The number of maternity care “deserts” across the United States is rising as expectant mothers struggle to have access to health care, according to new research.
A report released Wednesday from the March of Dimes, a nonprofit that works to support the health of mothers and babies, states that up to 6.9 million women nationwide have little or no access to maternal health care, impacting almost 500,000 births in the country.
Researchers found 5 percent of counties shifted to having less access than they had for the organization’s 2020 report on the subject, while 3 percent of counties shifted to a higher level of access.
The number of maternity care deserts also increased by 2 percent since 2020, totaling more than 1,100 counties. Almost 16,000 additional women are without access to care compared to two years ago.
Florida saw the biggest improvement in maternal care access in the past two years, with 92,000 women receiving increased access. Ohio had the biggest reduction, with 97,000 having less access.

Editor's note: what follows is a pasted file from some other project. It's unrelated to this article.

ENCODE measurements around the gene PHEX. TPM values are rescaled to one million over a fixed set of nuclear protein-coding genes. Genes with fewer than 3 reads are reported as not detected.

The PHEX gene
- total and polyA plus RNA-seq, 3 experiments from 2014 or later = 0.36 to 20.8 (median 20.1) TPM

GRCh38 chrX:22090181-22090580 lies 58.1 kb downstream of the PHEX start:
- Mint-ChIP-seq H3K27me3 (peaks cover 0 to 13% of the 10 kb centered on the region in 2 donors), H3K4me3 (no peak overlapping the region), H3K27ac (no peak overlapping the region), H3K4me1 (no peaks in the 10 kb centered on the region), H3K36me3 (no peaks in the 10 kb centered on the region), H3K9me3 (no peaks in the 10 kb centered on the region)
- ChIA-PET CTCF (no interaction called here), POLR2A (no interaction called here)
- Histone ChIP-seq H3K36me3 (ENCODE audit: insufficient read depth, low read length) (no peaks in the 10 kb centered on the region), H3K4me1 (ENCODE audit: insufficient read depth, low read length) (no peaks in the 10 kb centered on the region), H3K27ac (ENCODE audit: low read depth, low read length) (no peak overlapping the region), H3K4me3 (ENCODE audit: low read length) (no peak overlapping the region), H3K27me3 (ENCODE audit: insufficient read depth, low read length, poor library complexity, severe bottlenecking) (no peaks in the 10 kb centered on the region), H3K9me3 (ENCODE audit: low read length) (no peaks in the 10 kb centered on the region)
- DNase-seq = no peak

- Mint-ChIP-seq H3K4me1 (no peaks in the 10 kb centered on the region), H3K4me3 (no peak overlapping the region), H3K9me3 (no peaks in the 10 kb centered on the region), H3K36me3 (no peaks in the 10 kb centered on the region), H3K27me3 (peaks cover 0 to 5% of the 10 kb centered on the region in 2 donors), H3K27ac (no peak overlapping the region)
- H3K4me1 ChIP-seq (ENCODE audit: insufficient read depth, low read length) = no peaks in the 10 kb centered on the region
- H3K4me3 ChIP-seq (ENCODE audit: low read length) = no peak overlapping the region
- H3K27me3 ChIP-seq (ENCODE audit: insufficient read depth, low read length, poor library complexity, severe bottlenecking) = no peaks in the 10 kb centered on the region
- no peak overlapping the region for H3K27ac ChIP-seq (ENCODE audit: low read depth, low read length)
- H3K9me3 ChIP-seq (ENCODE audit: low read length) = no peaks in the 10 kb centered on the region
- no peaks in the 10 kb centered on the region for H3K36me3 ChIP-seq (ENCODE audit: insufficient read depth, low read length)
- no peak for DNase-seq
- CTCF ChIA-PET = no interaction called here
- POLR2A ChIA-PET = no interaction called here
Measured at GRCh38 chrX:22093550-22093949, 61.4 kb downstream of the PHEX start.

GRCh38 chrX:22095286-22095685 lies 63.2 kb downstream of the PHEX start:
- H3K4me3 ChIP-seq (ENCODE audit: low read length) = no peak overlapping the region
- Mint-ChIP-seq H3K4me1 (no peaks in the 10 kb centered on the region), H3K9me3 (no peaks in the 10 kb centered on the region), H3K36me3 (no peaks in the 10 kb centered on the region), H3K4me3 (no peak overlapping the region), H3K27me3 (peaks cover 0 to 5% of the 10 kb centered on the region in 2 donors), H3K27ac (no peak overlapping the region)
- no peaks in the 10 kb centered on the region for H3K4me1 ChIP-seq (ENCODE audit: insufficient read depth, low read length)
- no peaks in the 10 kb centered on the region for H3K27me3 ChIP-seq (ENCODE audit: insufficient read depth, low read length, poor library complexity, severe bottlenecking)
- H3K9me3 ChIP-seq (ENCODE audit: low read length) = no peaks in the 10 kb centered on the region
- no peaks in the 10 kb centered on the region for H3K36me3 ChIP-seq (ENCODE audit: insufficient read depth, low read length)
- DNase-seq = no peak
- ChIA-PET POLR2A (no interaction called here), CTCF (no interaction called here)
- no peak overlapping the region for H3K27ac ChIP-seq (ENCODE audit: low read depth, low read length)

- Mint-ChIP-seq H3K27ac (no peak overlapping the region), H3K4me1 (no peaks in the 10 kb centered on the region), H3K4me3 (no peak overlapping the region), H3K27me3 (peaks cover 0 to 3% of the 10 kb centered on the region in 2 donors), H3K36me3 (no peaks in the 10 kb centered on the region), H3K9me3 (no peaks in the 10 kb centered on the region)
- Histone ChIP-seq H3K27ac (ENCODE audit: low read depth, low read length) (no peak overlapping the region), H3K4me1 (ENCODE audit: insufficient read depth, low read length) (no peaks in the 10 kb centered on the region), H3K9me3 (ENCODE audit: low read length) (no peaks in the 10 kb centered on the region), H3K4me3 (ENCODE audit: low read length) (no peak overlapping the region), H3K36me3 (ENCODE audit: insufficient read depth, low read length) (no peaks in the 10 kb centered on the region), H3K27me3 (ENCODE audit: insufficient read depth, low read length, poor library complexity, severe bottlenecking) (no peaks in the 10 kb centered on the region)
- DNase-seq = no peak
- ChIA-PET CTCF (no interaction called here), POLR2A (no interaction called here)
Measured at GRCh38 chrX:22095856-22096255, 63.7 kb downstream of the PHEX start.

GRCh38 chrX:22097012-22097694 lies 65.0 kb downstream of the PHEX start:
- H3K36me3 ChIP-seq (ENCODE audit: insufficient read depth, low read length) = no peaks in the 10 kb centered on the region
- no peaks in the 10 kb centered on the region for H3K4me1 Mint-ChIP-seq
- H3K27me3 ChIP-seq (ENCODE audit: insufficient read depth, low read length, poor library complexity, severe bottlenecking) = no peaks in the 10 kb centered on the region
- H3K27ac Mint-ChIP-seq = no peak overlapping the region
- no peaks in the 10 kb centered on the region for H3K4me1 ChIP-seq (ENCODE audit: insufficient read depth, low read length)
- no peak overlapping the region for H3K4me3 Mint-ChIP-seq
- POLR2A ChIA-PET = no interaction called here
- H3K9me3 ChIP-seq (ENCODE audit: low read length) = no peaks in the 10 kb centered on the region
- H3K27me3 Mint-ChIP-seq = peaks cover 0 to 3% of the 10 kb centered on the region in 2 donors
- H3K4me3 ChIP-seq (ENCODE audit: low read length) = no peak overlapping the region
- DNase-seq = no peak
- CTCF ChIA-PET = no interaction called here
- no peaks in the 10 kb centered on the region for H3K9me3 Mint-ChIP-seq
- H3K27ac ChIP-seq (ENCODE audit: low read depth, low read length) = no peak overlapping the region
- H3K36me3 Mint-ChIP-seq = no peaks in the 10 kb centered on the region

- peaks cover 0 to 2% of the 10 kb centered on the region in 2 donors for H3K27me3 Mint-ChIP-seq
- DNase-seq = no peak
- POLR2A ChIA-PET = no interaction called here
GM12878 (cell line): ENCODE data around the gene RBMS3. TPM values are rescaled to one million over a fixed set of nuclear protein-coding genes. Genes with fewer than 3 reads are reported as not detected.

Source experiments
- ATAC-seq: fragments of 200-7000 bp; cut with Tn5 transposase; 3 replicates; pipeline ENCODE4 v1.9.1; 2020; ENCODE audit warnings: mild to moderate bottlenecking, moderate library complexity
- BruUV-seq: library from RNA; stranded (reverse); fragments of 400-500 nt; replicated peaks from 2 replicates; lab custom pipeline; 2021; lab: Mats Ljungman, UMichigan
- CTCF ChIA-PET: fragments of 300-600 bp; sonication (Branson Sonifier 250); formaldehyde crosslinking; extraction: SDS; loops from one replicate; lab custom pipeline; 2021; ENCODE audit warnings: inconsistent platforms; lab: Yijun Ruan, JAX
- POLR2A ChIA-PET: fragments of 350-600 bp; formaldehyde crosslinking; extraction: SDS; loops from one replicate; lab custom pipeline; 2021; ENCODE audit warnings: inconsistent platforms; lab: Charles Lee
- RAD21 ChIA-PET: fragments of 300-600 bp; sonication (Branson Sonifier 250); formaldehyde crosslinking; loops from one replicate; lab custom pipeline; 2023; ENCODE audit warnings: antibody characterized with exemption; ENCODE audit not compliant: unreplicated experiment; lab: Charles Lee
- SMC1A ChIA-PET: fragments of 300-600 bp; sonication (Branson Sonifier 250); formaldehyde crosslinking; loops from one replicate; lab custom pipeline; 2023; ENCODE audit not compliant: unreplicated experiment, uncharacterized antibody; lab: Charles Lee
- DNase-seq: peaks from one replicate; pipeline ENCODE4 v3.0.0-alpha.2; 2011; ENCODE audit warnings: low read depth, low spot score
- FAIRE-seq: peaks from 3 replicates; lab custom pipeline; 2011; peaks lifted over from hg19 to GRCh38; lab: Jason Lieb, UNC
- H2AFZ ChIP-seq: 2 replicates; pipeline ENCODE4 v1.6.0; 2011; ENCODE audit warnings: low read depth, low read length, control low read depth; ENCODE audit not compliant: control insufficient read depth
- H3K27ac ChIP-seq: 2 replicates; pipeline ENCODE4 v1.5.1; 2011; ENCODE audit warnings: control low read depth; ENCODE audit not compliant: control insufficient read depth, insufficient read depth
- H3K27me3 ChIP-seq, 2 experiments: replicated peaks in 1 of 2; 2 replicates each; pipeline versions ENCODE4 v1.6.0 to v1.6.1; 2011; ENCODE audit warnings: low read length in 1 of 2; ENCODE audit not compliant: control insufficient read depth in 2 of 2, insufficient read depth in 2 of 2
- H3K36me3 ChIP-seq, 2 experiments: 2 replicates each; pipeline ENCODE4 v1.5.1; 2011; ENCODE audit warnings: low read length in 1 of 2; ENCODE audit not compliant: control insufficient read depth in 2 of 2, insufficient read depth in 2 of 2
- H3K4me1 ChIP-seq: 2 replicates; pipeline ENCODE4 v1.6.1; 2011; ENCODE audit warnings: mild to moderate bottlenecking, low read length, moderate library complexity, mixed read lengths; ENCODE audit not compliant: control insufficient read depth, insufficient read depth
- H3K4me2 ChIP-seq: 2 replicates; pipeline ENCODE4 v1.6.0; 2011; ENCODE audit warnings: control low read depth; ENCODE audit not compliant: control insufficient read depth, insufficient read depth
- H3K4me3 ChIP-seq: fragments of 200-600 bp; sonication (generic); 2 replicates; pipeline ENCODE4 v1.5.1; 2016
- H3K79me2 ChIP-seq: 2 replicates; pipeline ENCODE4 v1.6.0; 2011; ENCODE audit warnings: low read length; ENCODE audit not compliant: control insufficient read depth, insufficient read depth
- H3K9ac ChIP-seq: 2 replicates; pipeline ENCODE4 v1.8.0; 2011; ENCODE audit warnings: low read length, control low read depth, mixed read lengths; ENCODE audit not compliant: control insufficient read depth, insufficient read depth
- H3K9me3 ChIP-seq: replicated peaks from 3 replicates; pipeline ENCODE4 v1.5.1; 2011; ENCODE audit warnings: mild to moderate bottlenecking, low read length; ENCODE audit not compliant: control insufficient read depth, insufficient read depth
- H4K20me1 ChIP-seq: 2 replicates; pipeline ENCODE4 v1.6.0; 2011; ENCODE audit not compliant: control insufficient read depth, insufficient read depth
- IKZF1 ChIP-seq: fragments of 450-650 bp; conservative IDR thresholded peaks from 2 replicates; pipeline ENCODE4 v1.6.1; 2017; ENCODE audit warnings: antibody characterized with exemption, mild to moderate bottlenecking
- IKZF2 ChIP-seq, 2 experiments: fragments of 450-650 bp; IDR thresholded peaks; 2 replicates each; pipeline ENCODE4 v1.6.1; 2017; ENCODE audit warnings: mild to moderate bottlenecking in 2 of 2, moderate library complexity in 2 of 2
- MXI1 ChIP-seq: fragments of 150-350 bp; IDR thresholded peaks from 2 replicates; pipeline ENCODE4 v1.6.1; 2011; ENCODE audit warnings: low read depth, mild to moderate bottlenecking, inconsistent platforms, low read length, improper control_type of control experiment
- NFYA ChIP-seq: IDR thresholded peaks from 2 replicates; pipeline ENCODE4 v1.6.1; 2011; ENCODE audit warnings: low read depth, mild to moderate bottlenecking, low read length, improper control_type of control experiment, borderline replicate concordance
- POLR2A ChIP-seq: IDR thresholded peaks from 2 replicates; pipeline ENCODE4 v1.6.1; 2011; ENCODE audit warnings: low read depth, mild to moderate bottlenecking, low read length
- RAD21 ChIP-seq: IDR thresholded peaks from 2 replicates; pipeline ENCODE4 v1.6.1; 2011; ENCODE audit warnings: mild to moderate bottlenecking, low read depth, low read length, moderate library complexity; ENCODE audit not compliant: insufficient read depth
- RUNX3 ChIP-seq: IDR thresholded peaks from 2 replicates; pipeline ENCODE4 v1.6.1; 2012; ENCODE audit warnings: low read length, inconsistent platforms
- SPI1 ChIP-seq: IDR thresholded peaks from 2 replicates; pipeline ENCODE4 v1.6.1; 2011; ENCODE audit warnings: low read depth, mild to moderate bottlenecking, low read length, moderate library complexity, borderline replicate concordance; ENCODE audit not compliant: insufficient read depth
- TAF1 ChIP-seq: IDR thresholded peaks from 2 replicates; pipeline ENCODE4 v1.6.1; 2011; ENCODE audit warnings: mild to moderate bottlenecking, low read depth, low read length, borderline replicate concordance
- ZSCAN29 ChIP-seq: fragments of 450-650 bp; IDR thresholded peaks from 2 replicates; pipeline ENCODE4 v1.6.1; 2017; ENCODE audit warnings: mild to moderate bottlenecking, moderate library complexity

The report states that about 2.2 million women of childbearing age live in maternity care deserts, while 4.7 million live in counties with limited access.
Researchers also found that more than 60 percent of maternal care deserts are in rural counties, where only 7 percent of obstetric providers practice.
A map of the levels of maternal care access by county shows that access is more available in many counties in the northeast and on the West Coast, while access is more limited in the Midwest.
Medicaid plays a more significant role in covering births in maternity care deserts than in counties with full access. The program covers 50 percent of births in areas where there’s a lack of care and 40 percent of births in counties with the most access.
The report states that women who live in maternity care deserts are also more likely to have certain health conditions like asthma and hypertension and smoke tobacco than those with more access.